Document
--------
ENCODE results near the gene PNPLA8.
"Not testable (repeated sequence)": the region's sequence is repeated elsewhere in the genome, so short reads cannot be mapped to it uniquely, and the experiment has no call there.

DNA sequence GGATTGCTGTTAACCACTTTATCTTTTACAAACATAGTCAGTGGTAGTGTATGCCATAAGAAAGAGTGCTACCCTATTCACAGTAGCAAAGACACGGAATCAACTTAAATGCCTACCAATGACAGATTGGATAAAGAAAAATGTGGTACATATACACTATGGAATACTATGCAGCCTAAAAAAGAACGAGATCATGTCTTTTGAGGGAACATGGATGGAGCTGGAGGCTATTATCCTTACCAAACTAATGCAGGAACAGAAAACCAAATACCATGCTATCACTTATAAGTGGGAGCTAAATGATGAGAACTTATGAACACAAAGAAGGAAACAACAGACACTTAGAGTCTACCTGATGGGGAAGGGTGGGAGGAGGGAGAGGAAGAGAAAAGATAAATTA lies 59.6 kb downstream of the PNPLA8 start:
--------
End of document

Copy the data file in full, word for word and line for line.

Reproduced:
ENCODE results near the gene PNPLA8.
"Not testable (repeated sequence)": the region's sequence is repeated elsewhere in the genome, so short reads cannot be mapped to it uniquely, and the experiment has no call there.

DNA sequence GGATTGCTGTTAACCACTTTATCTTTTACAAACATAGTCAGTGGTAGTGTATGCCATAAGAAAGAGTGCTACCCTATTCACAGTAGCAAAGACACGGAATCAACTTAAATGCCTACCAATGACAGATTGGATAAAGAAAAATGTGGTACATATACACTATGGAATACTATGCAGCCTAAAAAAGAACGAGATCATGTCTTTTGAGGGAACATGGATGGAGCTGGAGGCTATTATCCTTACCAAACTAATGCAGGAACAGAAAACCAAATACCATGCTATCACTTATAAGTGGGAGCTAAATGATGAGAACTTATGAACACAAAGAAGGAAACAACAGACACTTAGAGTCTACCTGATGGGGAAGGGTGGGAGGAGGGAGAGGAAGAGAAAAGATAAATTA lies 59.6 kb downstream of the PNPLA8 start: